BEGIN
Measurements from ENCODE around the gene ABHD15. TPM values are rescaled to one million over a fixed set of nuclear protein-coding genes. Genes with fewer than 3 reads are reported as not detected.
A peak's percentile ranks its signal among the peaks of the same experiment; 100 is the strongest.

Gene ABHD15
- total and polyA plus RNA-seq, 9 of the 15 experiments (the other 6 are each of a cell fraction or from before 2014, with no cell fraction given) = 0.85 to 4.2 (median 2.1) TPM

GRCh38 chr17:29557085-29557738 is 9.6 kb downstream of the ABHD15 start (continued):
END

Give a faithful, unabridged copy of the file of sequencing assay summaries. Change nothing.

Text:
Measurements from ENCODE around the gene ABHD15. TPM values are rescaled to one million over a fixed set of nuclear protein-coding genes. Genes with fewer than 3 reads are reported as not detected.
A peak's percentile ranks its signal among the peaks of the same experiment; 100 is the strongest.

Gene ABHD15
- total and polyA plus RNA-seq, 9 of the 15 experiments (the other 6 are each of a cell fraction or from before 2014, with no cell fraction given) = 0.85 to 4.2 (median 2.1) TPM

GRCh38 chr17:29557085-29557738 is 9.6 kb downstream of the ABHD15 start (continued):